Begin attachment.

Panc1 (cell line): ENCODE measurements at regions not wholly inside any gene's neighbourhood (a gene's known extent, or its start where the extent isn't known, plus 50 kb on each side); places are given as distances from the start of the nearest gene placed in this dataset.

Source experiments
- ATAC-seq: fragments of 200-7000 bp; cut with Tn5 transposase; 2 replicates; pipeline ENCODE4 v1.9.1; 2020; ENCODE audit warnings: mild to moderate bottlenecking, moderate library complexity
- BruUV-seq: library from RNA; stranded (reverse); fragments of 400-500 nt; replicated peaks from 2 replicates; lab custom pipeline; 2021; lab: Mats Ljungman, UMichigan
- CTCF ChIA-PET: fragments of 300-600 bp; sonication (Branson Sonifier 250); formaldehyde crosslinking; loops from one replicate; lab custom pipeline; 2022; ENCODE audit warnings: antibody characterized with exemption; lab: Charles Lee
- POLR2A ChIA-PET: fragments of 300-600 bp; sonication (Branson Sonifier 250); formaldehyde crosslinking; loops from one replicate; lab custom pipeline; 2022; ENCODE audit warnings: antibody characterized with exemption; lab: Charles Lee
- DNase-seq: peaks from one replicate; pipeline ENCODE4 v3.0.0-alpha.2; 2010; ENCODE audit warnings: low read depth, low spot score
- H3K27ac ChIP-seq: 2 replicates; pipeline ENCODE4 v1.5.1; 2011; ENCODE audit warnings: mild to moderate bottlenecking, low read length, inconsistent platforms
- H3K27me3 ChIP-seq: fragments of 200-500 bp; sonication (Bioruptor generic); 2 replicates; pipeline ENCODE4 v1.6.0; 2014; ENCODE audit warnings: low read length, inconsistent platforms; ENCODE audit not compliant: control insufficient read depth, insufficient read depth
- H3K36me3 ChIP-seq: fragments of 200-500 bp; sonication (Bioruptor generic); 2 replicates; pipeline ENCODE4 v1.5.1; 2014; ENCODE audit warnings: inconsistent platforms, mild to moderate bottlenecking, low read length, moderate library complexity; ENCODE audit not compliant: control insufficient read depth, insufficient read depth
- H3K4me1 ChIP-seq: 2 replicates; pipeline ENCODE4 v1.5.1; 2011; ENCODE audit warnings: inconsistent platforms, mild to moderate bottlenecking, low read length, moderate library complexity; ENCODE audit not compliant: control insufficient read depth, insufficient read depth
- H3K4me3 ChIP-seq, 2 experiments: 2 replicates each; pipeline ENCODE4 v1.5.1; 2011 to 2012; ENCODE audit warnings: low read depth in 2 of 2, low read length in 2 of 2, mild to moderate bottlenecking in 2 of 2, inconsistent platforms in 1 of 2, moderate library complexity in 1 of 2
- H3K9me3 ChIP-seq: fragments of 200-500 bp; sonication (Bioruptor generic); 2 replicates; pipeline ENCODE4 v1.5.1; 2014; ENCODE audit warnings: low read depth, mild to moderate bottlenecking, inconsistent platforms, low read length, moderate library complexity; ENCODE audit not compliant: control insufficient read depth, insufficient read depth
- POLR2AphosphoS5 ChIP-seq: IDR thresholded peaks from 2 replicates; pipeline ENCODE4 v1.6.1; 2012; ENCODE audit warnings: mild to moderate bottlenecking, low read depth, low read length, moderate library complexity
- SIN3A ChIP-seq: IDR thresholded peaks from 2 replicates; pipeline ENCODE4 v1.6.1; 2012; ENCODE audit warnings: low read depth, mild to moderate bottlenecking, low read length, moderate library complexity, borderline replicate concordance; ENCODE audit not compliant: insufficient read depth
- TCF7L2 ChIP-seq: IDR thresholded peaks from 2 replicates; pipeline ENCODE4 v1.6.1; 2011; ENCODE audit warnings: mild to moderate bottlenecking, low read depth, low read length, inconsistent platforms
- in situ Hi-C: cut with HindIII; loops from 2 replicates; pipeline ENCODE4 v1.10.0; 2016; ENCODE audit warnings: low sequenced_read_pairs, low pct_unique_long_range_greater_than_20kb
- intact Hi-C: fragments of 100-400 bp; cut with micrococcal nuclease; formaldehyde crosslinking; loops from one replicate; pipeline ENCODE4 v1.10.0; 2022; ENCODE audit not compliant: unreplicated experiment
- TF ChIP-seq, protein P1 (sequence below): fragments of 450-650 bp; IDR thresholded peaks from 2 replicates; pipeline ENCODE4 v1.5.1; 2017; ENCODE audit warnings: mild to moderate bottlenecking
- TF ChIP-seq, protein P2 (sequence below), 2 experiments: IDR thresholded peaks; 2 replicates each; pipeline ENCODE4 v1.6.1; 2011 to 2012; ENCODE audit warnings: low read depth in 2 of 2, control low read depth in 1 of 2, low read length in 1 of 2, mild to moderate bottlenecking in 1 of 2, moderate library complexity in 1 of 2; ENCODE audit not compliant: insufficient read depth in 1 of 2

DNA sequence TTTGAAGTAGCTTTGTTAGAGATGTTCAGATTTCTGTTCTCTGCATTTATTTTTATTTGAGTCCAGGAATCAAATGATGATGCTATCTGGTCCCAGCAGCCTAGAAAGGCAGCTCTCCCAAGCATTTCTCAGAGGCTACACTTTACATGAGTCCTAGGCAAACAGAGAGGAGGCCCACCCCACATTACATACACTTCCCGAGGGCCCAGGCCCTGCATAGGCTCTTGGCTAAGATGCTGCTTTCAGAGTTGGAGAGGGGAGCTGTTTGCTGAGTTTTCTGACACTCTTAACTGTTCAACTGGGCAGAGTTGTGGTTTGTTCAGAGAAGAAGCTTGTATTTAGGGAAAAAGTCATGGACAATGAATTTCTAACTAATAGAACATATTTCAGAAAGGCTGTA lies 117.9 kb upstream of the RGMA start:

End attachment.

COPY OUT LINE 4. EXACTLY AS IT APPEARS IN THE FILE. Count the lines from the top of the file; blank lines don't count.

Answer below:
- BruUV-seq: library from RNA; stranded (reverse); fragments of 400-500 nt; replicated peaks from 2 replicates; lab custom pipeline; 2021; lab: Mats Ljungman, UMichigan